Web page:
Dozens of large-scale snow and ice sculptures are once again on display in Harbin, capital of northeast China’s Heilongjiang Province, for the Sun Island International Snow Sculpture Art Expo. By day, the massive sculptures depicting folklore, mythology, classical art, cartoon characters and castles almost blend into their icy surroundings like natural formations, and after dark, everything is illuminated with a rainbow of glowing lights. Here are some of the festival’s most impressive sculptures that visitors have captured over the years.
Wild Hair Statue, 2012
Harbin has long, cold winters with temperatures dropping to -36 degrees Fahrenheit, making it cold enough to pack snow very tightly, mold it into place and expect it to stay put. Otherwise, statues with elements like this hair would be difficult to make (photo by cdschock.)
Illuminated Ice Architecture, 2009
The annual winter festival is the largest ice and snow festival in the world, drawing international participants to show off their sculpting skills. The ‘Ice and Snow World’ portion, featuring full-sized buildings made from blocks of 2-3 inch thick ice, is best experienced after dark (photo by Ian Carvell.)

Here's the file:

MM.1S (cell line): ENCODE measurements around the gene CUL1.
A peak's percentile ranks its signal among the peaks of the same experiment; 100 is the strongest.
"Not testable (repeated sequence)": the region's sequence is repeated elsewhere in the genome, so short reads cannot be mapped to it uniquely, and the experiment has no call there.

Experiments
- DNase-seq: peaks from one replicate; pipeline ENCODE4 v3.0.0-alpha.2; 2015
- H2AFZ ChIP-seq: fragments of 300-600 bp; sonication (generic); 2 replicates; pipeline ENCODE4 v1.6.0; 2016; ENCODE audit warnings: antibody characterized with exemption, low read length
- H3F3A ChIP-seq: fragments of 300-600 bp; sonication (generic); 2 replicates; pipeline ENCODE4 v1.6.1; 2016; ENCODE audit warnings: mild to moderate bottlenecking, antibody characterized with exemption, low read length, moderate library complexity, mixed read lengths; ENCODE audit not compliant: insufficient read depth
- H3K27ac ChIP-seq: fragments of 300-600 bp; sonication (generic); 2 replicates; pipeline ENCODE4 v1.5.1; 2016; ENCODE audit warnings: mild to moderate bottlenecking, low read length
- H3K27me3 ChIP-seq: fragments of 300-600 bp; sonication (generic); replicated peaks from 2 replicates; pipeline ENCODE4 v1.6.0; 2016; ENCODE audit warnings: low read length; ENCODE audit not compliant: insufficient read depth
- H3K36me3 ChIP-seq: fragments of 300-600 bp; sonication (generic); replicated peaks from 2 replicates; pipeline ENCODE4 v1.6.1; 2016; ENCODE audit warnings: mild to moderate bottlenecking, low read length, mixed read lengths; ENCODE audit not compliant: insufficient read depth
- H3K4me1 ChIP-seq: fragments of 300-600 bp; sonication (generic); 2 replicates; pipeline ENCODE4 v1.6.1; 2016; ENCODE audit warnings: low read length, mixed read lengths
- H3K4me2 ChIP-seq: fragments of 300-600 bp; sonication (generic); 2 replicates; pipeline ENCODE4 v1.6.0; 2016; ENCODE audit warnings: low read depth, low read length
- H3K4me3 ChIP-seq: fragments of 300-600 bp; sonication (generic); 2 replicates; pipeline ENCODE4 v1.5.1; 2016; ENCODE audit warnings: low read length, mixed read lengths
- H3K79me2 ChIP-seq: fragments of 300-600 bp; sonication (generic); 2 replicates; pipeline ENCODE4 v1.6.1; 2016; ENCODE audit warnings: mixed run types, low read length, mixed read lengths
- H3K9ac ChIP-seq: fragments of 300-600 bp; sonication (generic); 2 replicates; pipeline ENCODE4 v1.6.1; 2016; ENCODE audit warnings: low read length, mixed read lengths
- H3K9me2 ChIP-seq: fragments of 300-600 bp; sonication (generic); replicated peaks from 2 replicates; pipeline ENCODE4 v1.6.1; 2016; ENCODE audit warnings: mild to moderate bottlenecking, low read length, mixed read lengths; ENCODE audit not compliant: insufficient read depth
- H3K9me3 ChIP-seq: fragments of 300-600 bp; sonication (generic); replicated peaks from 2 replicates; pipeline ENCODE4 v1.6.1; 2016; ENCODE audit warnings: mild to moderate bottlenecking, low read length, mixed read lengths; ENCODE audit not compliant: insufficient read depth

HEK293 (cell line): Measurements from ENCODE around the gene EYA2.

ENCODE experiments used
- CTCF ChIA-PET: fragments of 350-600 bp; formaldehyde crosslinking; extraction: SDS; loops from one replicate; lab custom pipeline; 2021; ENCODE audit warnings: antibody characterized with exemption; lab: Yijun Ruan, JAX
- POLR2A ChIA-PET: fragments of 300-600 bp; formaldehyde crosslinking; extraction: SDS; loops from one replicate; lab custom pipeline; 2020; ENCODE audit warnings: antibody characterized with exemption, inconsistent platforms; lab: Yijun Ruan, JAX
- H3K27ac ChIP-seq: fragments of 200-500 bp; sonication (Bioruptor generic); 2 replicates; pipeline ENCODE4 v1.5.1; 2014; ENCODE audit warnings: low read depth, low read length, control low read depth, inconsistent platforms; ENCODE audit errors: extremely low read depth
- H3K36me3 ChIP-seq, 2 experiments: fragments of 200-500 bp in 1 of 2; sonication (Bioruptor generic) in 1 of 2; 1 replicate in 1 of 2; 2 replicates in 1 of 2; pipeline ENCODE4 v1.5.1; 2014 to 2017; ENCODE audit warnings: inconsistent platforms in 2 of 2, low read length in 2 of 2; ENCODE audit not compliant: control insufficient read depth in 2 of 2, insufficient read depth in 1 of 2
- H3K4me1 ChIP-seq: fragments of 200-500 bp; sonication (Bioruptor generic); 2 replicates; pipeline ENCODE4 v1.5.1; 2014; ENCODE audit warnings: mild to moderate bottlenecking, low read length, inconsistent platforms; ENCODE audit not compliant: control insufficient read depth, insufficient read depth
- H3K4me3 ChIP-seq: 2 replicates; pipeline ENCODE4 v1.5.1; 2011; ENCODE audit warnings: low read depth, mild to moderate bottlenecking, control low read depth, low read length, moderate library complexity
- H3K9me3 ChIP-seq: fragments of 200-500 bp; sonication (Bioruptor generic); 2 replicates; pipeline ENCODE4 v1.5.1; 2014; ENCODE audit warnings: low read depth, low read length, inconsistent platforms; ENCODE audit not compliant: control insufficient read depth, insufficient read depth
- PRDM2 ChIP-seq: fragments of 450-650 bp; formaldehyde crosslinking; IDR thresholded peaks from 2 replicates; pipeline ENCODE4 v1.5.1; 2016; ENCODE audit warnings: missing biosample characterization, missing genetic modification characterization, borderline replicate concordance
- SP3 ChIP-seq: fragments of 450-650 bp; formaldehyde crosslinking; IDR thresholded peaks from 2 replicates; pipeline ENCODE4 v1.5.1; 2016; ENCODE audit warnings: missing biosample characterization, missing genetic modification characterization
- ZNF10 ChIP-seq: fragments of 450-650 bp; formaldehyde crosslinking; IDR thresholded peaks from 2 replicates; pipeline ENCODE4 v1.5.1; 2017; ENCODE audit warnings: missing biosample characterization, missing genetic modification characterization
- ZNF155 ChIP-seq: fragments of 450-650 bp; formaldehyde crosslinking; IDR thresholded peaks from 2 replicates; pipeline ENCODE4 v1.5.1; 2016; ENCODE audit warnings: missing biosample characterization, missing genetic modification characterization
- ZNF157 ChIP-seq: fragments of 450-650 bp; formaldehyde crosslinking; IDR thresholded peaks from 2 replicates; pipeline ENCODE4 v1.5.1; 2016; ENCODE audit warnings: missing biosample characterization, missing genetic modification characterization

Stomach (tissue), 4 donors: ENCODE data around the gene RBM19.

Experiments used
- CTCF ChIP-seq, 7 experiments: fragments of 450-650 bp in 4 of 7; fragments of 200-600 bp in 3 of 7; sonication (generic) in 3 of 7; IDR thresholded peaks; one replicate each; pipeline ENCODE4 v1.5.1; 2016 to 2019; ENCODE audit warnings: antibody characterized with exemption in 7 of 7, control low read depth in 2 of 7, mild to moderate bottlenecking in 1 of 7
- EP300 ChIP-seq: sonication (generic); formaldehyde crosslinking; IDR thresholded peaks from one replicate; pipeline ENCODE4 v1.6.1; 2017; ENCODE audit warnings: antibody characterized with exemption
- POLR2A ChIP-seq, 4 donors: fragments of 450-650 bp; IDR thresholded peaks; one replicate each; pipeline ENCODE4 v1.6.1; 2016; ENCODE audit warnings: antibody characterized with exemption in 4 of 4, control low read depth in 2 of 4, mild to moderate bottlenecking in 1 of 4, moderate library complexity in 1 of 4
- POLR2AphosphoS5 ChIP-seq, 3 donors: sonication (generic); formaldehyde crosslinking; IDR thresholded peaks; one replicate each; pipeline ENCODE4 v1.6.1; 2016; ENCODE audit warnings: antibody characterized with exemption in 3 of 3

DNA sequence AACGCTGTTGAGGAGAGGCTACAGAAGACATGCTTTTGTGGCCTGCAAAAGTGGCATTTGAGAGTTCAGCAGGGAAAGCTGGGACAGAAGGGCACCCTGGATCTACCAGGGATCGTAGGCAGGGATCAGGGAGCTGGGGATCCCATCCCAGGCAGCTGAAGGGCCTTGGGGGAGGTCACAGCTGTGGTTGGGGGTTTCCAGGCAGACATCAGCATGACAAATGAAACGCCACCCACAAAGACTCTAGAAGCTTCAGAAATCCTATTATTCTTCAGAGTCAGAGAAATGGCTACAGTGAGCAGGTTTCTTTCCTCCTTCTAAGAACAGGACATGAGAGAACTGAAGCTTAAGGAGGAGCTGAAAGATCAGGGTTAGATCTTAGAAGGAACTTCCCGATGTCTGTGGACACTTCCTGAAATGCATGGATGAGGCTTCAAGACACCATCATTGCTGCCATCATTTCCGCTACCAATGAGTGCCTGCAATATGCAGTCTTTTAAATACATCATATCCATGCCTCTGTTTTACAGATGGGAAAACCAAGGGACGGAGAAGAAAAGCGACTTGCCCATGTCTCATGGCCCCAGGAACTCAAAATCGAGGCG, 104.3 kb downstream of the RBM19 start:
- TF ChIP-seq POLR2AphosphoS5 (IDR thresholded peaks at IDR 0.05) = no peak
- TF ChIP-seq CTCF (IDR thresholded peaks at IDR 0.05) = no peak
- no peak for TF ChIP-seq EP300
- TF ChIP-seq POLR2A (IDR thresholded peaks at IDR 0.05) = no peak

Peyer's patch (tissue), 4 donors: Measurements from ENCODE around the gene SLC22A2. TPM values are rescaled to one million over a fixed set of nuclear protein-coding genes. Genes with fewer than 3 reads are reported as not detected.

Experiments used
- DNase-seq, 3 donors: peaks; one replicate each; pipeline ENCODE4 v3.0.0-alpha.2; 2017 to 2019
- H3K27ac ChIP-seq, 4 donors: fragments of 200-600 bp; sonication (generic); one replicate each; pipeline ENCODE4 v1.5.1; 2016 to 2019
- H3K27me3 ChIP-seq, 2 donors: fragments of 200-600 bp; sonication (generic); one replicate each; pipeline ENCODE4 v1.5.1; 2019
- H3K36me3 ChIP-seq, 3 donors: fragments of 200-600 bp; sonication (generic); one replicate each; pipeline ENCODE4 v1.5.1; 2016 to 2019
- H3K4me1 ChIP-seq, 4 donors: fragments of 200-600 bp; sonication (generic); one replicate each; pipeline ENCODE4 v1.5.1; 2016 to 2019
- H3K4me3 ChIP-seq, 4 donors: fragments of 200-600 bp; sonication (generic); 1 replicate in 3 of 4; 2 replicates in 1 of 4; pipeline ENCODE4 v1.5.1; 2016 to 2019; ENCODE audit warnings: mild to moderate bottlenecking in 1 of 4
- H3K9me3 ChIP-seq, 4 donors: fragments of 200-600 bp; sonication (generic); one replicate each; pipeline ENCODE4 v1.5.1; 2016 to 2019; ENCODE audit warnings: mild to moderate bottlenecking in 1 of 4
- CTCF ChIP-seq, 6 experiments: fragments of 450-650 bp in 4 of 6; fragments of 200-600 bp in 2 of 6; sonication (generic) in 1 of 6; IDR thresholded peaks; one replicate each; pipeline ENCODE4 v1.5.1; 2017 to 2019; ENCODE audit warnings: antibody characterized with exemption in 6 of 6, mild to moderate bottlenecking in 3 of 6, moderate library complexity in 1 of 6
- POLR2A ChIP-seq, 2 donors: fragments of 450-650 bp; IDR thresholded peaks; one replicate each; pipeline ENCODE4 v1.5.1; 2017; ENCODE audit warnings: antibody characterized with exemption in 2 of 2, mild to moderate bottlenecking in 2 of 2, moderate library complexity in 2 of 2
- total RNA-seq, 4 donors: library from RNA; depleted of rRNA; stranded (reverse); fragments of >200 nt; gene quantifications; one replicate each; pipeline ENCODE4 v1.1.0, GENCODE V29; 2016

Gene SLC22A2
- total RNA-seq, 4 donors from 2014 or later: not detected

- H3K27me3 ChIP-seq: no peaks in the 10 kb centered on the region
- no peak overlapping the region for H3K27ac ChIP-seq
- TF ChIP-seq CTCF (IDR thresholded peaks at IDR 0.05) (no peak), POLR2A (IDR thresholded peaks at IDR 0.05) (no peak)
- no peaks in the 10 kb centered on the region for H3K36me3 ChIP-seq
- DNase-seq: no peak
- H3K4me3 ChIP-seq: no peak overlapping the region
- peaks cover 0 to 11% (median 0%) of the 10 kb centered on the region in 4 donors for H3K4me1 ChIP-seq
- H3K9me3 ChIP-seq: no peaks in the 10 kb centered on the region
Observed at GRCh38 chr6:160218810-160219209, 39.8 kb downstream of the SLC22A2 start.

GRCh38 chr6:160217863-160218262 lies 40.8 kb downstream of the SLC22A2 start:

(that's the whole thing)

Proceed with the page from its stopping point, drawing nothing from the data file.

Goddess Statue, 2016
Each year, the event has a ‘trial run’ between December 22nd and January 4th, officially open to the public between January 5th and February 25th. Every year has a different theme, with 2016’s revealed to be “The Wonderland in the Land of Snow, The Grand View in the World of Ice and Snow.” Not clear on what that means, but we’ll find out when photos are released in early 2017 (photo by Time Travelo.)
Snow Sphinx, 2013
Maybe it’s not quite as large as the original, but this ‘snow sphinx’ photographed by Priscilla Dorresteijn is impressive nonetheless.
Illuminated Ice City at Dusk, 2015
The combination of reflective ice and snow with colored lights creates a pastel scene at dusk (photo by Jarod Carruthers.)